A: Livingston must strive to be as sustainable as possible.  For me, this is a moral issue.  Reducing fossil fuel consumption helps to ensure our climate security, and it is geopolitically beneficial since it lowers fuel demand which strikes against ISIS, and other bad actors like Russia.  When the 29,500 people in Livingston think globally and act locally, we can make a difference.

But, besides a moral imperative, we should remember that “being green, earns green for the greens”.  That is, being sustainable makes money for the Lancers.  Last year, the town earned $200,000 from the sale of our recyclables.  This was without full participation of our businesses, hospitals and country clubs.  We can do even better. 

Livingston has seized other opportunities as well.  Each year, the town saves money on our energy costs from solar panels we have installed.  We have also made money on the sale of SRECs (Solar Renewable Energy Certificates) generated by our solar panels. 

We can do more.  Studies have shown that heat generated from our solid waste at our sewage plant can be used to create usable energy.  Food waste can be valuable as well.  We need to explore all of our choices and any future options which may be viable and valuable for us.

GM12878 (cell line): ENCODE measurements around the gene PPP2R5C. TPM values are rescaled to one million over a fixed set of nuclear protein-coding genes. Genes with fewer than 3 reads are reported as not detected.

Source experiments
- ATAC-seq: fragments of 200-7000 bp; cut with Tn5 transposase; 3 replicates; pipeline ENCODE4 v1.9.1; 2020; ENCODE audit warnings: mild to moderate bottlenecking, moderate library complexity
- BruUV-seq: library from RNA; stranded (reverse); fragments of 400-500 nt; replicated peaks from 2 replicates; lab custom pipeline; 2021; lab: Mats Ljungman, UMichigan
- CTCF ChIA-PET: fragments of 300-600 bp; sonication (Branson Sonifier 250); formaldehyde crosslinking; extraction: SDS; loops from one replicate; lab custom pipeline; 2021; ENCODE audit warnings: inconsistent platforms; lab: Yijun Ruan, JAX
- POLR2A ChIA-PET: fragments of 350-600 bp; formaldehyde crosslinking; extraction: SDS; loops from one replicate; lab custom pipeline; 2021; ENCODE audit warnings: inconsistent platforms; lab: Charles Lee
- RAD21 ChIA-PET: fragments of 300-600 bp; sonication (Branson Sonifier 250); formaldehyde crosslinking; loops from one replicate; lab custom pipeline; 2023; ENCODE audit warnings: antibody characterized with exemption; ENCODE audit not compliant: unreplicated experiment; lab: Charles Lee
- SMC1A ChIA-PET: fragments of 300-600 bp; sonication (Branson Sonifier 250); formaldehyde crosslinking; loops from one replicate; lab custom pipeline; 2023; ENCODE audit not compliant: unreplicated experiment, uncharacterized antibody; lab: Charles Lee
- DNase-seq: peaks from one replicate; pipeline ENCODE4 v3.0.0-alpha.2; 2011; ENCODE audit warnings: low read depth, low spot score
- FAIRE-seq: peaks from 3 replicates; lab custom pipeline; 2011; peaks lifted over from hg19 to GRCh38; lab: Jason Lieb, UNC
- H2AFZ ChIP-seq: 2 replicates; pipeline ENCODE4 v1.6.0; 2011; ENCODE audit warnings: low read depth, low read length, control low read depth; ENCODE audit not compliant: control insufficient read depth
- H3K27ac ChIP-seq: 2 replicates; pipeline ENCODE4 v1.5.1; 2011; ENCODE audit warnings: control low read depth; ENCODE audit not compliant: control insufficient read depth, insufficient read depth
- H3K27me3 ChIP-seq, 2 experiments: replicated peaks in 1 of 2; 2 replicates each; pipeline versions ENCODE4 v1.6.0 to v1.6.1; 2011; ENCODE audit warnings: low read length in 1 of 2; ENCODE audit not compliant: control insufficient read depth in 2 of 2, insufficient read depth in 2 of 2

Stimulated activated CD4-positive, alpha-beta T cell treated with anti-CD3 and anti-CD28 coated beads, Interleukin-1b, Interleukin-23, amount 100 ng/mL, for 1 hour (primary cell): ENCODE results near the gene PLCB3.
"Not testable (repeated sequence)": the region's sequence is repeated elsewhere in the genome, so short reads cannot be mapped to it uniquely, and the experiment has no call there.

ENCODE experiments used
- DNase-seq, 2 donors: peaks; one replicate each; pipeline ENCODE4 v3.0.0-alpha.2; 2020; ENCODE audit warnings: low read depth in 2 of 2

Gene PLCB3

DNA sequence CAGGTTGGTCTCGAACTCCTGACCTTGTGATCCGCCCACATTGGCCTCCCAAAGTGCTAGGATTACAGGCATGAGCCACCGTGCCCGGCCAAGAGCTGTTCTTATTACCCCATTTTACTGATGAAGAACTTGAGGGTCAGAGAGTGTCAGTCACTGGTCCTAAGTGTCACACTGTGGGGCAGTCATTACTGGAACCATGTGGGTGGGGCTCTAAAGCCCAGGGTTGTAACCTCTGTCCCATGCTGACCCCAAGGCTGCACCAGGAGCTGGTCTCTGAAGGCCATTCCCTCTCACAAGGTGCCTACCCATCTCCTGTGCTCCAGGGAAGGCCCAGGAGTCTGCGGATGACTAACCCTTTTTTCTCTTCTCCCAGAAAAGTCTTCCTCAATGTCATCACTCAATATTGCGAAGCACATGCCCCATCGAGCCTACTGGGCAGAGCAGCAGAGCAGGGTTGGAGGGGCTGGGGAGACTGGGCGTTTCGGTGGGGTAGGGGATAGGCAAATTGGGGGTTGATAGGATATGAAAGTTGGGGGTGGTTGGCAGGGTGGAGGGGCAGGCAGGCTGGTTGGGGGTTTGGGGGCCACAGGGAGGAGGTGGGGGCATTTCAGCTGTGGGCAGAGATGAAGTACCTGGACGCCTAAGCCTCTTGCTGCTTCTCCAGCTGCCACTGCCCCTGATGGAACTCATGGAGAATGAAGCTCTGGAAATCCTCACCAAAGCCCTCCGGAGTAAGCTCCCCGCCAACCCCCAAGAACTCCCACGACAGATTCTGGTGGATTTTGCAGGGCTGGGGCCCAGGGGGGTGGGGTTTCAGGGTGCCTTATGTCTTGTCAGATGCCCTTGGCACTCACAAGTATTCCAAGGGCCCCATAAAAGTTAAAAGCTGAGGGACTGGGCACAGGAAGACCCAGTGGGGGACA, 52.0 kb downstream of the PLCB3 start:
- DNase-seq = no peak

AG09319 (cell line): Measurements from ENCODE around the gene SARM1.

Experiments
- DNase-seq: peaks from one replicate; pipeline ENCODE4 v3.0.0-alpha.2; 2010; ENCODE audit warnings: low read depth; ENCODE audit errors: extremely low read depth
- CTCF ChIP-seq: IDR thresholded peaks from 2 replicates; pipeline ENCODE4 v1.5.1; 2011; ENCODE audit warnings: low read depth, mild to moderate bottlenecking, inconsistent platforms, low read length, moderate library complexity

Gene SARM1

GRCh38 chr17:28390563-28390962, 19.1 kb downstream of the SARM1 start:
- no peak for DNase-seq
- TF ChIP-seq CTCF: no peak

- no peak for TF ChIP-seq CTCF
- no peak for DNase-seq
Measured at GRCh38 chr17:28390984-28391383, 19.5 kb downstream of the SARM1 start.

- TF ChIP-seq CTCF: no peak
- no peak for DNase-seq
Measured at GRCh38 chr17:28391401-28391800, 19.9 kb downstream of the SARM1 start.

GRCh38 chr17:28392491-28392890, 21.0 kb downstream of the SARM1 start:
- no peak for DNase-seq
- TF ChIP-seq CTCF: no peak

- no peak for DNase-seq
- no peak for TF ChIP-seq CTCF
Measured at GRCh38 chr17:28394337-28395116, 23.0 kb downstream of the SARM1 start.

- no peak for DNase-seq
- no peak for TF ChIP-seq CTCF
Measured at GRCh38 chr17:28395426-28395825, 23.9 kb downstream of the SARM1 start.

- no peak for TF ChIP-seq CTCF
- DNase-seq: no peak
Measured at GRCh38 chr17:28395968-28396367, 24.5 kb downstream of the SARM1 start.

Q: Tell us about your other career.

A: I am an ophthalmologist specializing in laser cataract surgery and LASIK.  I have been fortunate to be able to work with my father, Warren, another Livingston resident.  We have offices in Roseland and Elizabeth. 

To be a successful surgeon you need to be prepared, you need to be creative, and you need to deliver.  Eye surgery is about problem solving.  I will bring my problem solving mentality to my work as a Town Councilman.

I went in to medicine because it was a way to make an important difference in people’s lives.  Running for Town Council is an extension of my desire to make a positive impact.  Livingston is a town of about 29,500 people and I have heard an estimate that that increases to 50,000 during the day.  This is a large amount of people.  If I can help so many people get value more for their tax dollars, or lower their carbon footprint to increase our climate security, or if I can improve the lives of that many people better, that will be a great achievement.